By Eugene Hudson Long, R. G. Collmer
Covers a various diversity of pursuits in American literature.
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Extra resources for American bypaths: essays in honor of E. Hudson Long
It is true that many broad-minded people come from Texas, that many narrow, bigoted, and stupidly intolerant folk come from other states or have grown up right in New Mexico. But so many Texans come bringing that state's inability to forget the war with Mexico that New Mexico applies the term tejanos to all prejudiced newcomers. "11 After the town of Mora, New Mexico, had defended itself in 1843 against a Texan attacking force led by Charles H. , New Mexico: A Pageant of Three Peoples by Ema Fergusson (Albuquerque: University of New Mexico Press, 1973), p.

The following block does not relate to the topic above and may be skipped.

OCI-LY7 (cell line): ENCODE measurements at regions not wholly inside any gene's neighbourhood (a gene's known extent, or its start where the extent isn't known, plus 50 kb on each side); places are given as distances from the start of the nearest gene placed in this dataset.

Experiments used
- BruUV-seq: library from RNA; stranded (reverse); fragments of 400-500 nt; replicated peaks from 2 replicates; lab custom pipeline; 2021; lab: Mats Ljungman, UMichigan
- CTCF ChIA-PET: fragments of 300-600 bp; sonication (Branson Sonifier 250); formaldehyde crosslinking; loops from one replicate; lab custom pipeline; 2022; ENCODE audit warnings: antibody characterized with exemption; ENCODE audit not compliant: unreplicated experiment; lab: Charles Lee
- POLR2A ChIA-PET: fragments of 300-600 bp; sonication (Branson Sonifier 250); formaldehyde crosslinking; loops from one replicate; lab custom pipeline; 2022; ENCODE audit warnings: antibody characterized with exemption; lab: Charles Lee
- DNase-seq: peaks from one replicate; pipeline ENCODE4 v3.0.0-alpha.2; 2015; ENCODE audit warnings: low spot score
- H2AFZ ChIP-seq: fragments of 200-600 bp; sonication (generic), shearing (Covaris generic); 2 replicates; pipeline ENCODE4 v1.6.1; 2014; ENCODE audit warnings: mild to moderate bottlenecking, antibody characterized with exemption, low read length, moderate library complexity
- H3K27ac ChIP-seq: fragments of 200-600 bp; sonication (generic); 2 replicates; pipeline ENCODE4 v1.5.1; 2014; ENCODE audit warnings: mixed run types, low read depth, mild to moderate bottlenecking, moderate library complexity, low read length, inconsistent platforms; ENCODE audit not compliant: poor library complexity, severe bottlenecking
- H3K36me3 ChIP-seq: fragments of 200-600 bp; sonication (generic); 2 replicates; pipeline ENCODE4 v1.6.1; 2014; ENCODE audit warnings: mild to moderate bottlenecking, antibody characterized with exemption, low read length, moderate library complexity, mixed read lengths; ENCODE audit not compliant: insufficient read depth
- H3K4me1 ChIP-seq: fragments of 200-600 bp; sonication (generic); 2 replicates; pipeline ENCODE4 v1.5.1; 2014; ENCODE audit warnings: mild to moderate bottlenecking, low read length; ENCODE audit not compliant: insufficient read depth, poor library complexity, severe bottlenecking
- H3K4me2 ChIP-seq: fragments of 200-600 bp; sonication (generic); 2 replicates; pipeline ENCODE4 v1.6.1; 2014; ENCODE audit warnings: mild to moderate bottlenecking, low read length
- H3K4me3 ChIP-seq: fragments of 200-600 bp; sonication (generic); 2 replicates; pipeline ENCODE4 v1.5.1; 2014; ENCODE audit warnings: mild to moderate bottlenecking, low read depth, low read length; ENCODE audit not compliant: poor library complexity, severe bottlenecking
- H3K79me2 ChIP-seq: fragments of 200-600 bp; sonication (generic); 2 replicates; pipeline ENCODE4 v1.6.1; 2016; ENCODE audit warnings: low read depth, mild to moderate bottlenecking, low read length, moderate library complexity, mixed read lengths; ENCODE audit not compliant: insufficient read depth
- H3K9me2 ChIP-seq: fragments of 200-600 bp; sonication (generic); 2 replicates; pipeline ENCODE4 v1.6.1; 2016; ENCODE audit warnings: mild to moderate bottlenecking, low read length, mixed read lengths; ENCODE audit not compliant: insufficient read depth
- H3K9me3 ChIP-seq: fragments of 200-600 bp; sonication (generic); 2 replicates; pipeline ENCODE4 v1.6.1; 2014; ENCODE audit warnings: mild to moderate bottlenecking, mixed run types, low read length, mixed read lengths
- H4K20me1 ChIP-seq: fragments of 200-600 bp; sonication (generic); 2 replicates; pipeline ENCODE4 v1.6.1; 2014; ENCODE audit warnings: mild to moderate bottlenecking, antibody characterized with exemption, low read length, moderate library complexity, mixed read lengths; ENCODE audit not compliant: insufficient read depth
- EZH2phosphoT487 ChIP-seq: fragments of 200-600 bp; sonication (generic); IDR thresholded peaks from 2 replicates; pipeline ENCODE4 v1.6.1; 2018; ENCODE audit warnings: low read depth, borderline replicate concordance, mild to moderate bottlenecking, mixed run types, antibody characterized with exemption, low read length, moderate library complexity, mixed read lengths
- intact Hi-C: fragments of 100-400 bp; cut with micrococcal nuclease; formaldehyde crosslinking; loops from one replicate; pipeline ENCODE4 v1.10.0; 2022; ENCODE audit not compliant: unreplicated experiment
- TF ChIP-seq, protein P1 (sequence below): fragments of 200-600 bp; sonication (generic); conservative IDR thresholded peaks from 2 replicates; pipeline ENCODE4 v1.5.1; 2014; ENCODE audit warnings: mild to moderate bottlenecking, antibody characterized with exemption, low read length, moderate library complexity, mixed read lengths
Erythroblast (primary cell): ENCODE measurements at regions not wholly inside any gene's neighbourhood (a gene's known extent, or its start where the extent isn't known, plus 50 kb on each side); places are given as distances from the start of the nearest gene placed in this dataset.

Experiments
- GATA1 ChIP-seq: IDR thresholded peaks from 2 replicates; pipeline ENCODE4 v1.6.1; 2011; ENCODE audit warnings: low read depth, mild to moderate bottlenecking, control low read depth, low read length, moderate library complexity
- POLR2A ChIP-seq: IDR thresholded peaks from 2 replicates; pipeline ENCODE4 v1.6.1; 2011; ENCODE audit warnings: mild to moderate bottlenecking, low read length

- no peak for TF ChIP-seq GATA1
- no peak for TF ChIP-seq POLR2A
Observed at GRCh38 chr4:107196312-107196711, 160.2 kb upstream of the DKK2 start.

He regretted, deeply and bitterly, the moral cowardice that had restrained his words, when he was about to disclose the truth to Dorcas; but pride, the fear of losing her affection, the dread of universal scorn, forbade him to rectify this falsehood. [X, 34849] Even though his common sense tells him that there was nothing he could have done about Roger, the "concealment had imparted to a justifiable act, much of the secret effect of guilt" and it becomes "like a serpent, gnawing into his heart" (X, 349, 350).
Page 23 published, in 1951, her New Mexico: A Pageant of Three Peoples. "9 Fergusson titles her three section headings simply Indian, Spanish, and Gringo. In her terminology, the Indian more or less assimilates with the Spaniard to become "Hispano"; everyone else is Anglo, she writes. But there is one Anglo offshoot she singles out for special consideration. That is the Texan, the tejano. Miss Fergusson explains the process: So far, New Mexico's record of fair dealing between peoples is better than that of its neighbors.